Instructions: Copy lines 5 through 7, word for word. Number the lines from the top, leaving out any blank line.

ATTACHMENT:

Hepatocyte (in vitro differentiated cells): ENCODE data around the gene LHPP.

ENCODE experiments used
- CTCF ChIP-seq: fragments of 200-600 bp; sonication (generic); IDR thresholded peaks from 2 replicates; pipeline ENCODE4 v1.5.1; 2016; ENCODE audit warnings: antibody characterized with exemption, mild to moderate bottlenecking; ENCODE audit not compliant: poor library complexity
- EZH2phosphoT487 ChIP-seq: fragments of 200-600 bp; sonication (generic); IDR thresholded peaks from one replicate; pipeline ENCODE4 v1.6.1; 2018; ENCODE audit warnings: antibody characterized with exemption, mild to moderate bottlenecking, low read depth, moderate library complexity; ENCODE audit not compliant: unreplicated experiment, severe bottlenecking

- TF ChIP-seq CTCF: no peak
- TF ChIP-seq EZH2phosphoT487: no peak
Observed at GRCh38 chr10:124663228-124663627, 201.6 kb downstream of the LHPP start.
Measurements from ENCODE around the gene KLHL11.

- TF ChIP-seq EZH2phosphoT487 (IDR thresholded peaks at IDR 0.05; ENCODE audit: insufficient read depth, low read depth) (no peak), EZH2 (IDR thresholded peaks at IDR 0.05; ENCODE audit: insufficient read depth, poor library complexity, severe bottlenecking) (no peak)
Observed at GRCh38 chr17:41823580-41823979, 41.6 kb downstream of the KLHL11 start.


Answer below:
- TF ChIP-seq CTCF: no peak
- TF ChIP-seq EZH2phosphoT487: no peak
Observed at GRCh38 chr10:124663228-124663627, 201.6 kb downstream of the LHPP start.